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provoke
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Wuthering Heights
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provoke
Used In
Wuthering Heights
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  • she has provoked me when I could not bear it;
  • I warn you to refrain from provoking me, or I’ll ask your abduction as a special favour!
  • My caress provoked a long, guttural gnarl.
  • Should the meanest thing alive slap me on the cheek, I’d not only turn the other, but I’d ask pardon for provoking it; and, as a proof, I’ll go make my peace with Edgar instantly.
  • He is quieter now than he used to be, if no one provokes him: more sullen and depressed, and less furious.
  • Heathcliff had never been heard of since the evening of the thunder-storm; and, one day, I had the misfortune, when she had provoked me exceedingly, to lay the blame of his disappearance on her: where indeed it belonged, as she well knew.
  • I remember being in the parlour after they had quarrelled, and Edgar being cruelly provoking, and me running into this room desperate.
  • ’Have you been listening at the door, Edgar?’ asked the mistress, in a tone particularly calculated to provoke her husband, implying both carelessness and contempt of his irritation.
  • Whatever he may pretend, he wishes to provoke Edgar to desperation: he says he has married me on purpose to obtain power over him; and he sha’n’t obtain it — I’ll die first!
  • To this point he has been discreet in dreading to provoke me; you must represent the peril of quitting that policy, and remind him of my passionate temper, verging, when kindled, on frenzy.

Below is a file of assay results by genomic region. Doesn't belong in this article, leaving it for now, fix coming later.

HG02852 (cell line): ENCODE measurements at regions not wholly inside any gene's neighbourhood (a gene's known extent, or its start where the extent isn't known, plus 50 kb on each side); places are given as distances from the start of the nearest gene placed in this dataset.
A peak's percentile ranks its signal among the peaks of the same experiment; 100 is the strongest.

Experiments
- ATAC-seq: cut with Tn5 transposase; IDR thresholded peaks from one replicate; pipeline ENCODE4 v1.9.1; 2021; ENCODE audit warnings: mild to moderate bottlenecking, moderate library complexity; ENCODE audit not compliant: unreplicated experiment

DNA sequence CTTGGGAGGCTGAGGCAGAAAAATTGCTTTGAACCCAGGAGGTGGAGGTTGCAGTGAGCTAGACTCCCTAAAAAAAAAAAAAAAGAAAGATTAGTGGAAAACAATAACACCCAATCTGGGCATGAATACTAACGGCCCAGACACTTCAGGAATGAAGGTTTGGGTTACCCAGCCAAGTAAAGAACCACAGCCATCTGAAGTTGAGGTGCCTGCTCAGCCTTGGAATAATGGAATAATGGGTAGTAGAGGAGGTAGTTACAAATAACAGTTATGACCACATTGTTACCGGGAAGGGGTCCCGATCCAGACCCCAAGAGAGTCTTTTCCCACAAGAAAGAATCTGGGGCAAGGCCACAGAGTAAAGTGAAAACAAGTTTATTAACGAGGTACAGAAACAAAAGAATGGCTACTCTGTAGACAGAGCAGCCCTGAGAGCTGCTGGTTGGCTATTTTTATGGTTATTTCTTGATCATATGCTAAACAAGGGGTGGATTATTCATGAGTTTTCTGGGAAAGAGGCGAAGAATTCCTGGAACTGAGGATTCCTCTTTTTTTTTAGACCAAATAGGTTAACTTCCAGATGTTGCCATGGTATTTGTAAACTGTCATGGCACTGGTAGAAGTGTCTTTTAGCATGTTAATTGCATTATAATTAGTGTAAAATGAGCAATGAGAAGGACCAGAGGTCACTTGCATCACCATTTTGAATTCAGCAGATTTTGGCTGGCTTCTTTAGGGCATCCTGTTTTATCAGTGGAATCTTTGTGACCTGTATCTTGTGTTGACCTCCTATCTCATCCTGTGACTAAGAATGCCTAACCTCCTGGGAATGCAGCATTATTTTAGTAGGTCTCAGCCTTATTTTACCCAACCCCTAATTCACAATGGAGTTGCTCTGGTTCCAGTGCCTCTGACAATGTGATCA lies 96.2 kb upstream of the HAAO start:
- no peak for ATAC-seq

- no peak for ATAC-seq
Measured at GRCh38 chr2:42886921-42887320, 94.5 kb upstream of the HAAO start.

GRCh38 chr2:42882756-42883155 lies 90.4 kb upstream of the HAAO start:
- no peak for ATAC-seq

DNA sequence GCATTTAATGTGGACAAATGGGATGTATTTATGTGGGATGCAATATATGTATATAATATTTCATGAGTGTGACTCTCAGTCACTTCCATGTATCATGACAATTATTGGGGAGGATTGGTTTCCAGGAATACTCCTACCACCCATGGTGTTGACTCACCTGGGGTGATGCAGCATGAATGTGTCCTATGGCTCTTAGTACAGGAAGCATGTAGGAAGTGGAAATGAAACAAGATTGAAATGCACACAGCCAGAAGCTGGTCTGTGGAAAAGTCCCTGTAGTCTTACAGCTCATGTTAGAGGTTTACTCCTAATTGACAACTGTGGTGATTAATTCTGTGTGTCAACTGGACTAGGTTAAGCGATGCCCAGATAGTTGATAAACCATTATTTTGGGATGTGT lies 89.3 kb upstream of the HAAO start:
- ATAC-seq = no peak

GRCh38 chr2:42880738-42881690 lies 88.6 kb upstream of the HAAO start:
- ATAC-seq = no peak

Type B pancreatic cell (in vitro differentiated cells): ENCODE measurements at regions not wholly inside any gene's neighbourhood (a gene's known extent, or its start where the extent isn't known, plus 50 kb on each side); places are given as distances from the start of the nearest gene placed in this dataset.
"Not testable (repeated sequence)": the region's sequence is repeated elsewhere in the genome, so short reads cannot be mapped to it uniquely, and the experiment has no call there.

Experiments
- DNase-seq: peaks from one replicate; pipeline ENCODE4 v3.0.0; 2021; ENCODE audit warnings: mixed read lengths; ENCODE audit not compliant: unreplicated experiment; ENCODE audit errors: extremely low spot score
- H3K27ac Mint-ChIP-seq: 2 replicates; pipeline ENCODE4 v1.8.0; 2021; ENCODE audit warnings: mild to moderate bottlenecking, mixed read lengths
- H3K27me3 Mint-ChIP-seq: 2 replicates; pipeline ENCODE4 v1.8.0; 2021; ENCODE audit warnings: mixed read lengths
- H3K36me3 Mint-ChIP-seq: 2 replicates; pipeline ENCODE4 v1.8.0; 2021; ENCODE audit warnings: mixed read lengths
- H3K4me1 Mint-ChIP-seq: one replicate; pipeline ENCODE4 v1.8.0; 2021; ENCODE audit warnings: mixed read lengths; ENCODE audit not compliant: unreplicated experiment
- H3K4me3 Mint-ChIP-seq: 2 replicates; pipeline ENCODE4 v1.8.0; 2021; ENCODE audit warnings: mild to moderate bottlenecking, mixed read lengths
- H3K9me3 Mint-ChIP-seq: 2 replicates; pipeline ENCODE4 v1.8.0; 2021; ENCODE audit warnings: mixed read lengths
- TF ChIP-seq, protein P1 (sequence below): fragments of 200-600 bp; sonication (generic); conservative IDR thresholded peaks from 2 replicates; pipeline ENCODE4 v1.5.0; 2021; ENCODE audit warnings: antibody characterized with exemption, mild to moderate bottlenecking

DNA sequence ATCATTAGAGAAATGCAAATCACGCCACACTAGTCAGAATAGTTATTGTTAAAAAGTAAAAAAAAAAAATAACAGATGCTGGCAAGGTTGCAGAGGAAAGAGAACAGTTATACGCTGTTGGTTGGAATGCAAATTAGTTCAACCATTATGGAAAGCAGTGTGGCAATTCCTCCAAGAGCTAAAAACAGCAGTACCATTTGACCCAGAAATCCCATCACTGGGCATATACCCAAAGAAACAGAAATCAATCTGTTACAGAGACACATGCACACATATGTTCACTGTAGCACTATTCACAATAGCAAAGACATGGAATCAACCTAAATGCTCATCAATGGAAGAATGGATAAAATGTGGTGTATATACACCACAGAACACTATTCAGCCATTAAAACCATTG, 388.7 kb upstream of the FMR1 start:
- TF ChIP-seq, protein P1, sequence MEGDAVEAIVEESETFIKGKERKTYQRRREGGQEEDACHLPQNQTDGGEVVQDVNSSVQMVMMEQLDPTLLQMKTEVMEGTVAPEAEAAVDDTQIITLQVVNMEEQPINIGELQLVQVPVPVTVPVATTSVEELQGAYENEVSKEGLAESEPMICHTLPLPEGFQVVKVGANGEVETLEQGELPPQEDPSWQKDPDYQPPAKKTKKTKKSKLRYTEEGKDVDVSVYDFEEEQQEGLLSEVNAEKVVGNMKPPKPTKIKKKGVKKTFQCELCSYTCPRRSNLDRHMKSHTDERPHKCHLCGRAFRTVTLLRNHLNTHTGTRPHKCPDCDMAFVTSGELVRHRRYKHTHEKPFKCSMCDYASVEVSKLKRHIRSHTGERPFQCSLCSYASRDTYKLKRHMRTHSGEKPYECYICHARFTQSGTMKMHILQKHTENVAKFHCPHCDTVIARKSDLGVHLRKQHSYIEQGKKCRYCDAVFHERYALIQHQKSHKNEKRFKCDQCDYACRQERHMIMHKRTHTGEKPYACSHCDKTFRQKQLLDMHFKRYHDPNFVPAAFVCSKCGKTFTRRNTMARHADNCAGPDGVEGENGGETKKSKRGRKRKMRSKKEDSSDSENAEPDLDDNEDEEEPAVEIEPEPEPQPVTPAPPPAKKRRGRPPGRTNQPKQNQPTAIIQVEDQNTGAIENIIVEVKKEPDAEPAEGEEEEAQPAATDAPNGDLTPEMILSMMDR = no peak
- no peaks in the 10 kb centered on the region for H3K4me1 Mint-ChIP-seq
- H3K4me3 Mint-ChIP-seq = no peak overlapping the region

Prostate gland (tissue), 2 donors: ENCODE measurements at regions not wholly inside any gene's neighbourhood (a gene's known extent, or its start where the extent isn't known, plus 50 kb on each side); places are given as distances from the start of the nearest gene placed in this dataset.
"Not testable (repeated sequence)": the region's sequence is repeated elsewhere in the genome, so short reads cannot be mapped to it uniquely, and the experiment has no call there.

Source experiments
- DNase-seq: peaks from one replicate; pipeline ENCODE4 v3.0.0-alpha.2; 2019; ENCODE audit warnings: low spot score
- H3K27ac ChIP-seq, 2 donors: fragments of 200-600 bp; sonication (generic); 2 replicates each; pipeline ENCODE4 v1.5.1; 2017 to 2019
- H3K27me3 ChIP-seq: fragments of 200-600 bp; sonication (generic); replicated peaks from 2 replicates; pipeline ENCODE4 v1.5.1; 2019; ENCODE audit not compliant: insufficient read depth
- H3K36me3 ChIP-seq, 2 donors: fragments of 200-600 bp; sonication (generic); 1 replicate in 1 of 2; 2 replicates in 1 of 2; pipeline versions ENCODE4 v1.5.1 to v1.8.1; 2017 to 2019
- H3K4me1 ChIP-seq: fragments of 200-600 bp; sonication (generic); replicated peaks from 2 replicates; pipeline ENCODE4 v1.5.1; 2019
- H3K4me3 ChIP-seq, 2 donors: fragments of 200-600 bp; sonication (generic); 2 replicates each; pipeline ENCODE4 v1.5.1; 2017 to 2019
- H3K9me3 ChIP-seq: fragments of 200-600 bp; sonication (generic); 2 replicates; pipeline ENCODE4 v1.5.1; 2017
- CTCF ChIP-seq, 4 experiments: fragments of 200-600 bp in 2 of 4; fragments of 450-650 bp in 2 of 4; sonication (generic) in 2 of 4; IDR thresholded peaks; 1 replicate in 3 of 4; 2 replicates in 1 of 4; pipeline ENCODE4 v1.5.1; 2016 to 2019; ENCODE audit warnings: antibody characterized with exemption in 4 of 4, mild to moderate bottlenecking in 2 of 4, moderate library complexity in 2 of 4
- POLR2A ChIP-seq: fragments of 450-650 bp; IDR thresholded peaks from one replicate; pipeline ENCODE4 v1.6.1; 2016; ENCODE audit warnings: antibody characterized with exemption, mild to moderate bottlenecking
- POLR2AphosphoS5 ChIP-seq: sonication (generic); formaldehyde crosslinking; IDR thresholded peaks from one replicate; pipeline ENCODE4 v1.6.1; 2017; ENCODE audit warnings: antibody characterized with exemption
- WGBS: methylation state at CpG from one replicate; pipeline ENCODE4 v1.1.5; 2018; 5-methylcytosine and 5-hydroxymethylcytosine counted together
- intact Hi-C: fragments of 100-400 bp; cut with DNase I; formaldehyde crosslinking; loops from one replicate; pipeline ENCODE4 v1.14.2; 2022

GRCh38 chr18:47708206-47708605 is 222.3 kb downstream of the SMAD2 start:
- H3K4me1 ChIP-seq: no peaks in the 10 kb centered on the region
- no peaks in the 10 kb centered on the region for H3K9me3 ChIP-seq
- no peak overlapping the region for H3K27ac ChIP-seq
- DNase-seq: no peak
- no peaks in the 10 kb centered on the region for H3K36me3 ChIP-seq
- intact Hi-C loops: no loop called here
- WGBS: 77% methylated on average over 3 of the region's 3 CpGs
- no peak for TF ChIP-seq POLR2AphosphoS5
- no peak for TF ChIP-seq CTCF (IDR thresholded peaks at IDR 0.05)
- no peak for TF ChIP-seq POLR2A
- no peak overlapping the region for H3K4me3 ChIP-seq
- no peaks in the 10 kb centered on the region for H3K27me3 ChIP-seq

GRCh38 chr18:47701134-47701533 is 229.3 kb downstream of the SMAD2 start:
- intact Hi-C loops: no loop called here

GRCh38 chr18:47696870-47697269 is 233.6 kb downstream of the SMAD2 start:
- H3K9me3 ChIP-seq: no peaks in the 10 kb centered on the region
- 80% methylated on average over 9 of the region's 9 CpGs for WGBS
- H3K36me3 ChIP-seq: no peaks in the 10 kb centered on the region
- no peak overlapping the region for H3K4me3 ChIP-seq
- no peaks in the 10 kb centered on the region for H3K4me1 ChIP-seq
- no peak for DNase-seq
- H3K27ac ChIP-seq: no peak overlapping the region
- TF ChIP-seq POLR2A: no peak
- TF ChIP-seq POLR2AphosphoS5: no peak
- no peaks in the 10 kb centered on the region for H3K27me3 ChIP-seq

• ’And listen,’ she continued, provokingly, commencing a verse of an old ballad in the same fashion.
  • I went to hide little Hareton, and to take the shot out of the master’s fowling-piece, which he was fond of playing with in his insane excitement, to the hazard of the lives of any who provoked, or even attracted his notice too much; and I had hit upon the plan of removing it, that he might do less mischief if he did go the length of firing the gun.
  • Linton had certainly behaved provokingly: however, it was the business of nobody but me, and I interrupted Mr. Heathcliff’s lecture by entering and telling him so.
  • But, at last, I think she begins to know me: I don’t perceive the silly smiles and grimaces that provoked me at first; and the senseless incapability of discerning that I was in earnest when I gave her my opinion of her infatuation and herself.
  • ’That’s too high,’ murmured the provoking thing.
  • Her magnanimity provoked his tears: he wept wildly, kissing her supporting hands, and yet could not summon courage to speak out.
  • He dared not speak to her there: he dared hardly look; and yet she went on teasing, till he was twice on the point of being provoked to laugh.
  • I think I should not be peevish with you: you’d not provoke me, and you’d always be ready to help me, wouldn’t you?’
  • ’DON’T provoke him against me, Catherine, for he is very hard.’
  • DO LOOK! you’ll see nothing to provoke you.
  • His peevish reproofs wakened in her a naughty delight to provoke him: she was never so happy as when we were all scolding her at once, and she defying us with her bold, saucy look, and her ready words; turning Joseph’s religious curses into ridicule, baiting me, and doing just what her father hated most — showing how her pretended insolence, which he thought real, had more power over Heathcliff than his kindness: how the boy would do HER bidding in anything, and HIS only when it suited…

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  • Her remarks provoked a public outcry.
  • We should not permit deeply offensive words to provoke violence.

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